Below, you’ll see our final call map for the upcoming system that will impact the state tomorrow and tomorrow night. Greg wrote a full discussion earlier this afternoon, which is included in an edited form in this post, but we wanted to give a quick and simple summary for those of you just looking to get the information you need to know now.
Model consensus has generally shifted north over the past several runs, and we have finally seen a global model(the 18z GFS) join the mesoscale models in predicting a statewide impact of larger scale. While we don’t expect it to verify, should a straight mesoscale/18z GFS solution prove to be correct, pretty much the entire state would see warning level(6”+) snows. As of now, we think that is about a one in four shot, but that’s not an insignificant number and so we mention the possibility here.
As far as our current forecast, model consensus is now quite strong on the coastline being just far enough north to make it into the heavier snow band for an extended period of time, and thus, we have upped our forecast snow range to six to twelve inches. We expect that most parts of this zone will remain in the 6-10” range, but have left the possibility for up to 12” in the forecast to account for localized heavy banding and the possibility of an even further north increase of precipitation.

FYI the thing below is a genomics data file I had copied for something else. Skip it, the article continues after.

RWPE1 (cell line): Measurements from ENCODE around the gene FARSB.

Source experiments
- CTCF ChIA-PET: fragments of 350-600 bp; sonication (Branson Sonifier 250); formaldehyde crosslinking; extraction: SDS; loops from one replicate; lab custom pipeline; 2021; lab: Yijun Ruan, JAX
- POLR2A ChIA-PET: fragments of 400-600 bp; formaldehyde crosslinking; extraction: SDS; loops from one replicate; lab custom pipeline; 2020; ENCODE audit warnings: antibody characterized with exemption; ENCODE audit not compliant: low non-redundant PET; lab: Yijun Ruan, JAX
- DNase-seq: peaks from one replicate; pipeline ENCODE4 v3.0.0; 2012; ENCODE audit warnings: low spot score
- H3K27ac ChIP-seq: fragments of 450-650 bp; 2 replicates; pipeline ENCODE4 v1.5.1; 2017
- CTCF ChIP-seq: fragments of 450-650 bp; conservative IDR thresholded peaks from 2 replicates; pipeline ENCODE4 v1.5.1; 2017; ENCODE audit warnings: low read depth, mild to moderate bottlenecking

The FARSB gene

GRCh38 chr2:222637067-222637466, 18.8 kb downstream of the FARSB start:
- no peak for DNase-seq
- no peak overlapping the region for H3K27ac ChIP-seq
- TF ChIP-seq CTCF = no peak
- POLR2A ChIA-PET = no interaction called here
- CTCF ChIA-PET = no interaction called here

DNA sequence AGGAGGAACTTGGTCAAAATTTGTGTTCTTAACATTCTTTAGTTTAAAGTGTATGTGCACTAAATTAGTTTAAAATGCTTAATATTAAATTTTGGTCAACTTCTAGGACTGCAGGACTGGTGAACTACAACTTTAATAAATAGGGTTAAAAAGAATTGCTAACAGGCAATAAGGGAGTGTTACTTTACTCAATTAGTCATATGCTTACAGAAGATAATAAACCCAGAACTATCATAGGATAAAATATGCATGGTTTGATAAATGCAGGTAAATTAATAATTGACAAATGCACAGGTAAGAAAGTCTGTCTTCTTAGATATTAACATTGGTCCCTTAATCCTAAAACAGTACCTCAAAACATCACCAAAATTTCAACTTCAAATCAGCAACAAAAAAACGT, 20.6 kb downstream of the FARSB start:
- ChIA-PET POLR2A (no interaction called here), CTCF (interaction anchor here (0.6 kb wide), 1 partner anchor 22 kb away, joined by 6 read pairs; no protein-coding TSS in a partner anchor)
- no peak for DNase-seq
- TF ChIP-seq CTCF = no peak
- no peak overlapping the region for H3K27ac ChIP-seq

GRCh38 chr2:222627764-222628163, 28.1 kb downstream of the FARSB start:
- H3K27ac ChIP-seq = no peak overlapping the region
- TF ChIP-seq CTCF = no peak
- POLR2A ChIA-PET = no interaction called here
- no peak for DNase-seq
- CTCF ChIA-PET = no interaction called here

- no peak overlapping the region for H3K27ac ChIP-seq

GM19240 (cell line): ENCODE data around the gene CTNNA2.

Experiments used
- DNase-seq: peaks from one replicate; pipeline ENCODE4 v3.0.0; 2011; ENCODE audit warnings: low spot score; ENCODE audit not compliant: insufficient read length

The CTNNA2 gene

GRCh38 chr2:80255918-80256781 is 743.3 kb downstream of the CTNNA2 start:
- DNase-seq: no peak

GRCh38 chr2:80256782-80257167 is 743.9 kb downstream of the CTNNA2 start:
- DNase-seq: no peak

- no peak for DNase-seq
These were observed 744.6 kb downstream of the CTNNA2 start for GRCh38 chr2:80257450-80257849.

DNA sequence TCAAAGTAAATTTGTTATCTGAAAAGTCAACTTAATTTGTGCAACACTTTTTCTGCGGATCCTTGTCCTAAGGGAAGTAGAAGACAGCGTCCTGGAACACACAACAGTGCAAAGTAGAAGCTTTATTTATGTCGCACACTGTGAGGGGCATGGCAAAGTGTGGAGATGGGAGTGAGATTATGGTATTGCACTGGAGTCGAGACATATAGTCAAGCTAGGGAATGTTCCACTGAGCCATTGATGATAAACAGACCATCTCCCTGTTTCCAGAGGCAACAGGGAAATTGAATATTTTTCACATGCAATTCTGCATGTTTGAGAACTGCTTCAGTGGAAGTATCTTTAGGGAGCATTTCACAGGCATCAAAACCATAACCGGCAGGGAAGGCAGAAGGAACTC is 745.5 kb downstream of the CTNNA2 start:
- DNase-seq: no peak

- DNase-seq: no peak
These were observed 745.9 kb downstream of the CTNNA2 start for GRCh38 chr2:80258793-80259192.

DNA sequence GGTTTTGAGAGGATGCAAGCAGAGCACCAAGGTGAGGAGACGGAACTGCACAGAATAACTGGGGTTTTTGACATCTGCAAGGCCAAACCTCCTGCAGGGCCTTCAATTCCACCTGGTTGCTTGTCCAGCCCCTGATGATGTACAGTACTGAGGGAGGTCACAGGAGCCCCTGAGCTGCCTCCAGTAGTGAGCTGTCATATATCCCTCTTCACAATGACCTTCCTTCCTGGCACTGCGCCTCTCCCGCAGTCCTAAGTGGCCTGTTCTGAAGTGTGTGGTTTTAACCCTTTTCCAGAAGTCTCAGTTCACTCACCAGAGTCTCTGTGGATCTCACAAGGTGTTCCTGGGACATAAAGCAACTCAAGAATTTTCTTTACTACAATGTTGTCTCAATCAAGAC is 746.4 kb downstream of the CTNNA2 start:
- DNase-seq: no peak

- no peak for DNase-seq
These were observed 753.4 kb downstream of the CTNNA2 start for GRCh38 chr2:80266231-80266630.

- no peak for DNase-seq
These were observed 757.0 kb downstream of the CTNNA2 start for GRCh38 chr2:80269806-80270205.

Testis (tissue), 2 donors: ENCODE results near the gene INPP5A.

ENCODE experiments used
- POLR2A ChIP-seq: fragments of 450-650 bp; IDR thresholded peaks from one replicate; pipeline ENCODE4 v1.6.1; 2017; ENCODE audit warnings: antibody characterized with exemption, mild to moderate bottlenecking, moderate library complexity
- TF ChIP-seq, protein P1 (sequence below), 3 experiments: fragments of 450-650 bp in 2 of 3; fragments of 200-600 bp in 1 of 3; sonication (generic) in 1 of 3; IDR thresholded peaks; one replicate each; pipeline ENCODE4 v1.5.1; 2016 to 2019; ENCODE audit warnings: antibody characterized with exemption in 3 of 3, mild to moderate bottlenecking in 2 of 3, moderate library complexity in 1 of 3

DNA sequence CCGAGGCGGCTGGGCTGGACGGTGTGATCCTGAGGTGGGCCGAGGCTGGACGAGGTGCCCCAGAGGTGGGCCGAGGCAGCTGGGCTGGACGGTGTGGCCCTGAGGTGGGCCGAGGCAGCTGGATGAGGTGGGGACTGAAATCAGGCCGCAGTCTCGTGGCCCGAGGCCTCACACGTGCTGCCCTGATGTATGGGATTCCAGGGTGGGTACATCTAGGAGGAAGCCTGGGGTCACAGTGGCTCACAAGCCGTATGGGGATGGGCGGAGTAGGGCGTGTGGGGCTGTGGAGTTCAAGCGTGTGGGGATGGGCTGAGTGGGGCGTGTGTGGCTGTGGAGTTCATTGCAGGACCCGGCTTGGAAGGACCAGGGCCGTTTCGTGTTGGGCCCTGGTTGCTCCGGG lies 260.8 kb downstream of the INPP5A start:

In the next tier, we think that the heavier snow band will make an appearance for at least a short period of time, which will be enough to drop a few inches of snow, with lighter snow falling on either side. As such, we are forecasting a 3-6” snowfall for the central portion of the state.
In the northern tier, while the system has come far enough north to introduce light precipitation into the area, we still don’t have enough confidence in the heavier snow band making it that far north to go with a heavier forecast, and as such, are forecasting 1-3” for the northern tier of the state, with a small area of C-2” in the far NW corner where latitude and longitude together create a very unfavorable situation for any periods of heavy snow.